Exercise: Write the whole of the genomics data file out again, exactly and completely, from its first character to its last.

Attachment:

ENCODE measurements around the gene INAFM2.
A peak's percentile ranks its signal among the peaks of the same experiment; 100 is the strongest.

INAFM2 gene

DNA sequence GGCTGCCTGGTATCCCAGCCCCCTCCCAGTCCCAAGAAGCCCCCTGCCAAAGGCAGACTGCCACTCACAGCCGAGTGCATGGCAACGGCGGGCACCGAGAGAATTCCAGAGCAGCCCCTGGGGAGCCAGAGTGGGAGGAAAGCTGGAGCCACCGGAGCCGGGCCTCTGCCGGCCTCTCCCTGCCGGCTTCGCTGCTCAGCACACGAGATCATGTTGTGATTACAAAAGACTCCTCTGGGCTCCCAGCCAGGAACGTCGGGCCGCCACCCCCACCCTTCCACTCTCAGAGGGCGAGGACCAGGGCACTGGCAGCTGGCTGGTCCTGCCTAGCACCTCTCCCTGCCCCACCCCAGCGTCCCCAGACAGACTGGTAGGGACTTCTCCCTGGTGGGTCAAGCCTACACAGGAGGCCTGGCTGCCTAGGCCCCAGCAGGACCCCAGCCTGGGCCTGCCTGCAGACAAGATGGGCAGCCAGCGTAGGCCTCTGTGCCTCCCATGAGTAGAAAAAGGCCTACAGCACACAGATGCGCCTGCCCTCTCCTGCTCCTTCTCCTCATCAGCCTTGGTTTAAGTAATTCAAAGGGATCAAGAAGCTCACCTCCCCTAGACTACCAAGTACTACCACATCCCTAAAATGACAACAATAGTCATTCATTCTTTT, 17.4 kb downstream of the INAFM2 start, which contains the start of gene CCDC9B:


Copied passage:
ENCODE measurements around the gene INAFM2.
A peak's percentile ranks its signal among the peaks of the same experiment; 100 is the strongest.

INAFM2 gene

DNA sequence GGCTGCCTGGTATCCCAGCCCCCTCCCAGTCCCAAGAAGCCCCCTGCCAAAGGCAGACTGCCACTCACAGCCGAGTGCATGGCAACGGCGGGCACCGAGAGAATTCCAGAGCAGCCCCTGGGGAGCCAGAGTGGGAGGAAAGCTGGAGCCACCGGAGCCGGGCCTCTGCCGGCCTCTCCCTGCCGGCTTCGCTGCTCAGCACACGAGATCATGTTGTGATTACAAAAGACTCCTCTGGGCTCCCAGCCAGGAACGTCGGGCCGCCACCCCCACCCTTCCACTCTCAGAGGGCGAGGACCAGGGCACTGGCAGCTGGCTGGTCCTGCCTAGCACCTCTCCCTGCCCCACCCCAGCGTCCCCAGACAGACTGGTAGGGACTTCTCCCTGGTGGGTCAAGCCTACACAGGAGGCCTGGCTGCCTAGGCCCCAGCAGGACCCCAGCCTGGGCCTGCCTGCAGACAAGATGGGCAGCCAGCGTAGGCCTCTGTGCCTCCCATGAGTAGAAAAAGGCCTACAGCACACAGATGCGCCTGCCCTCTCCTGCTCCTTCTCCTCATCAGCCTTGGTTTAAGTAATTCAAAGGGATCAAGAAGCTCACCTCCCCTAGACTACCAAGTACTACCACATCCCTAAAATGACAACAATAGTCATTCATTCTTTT, 17.4 kb downstream of the INAFM2 start, which contains the start of gene CCDC9B: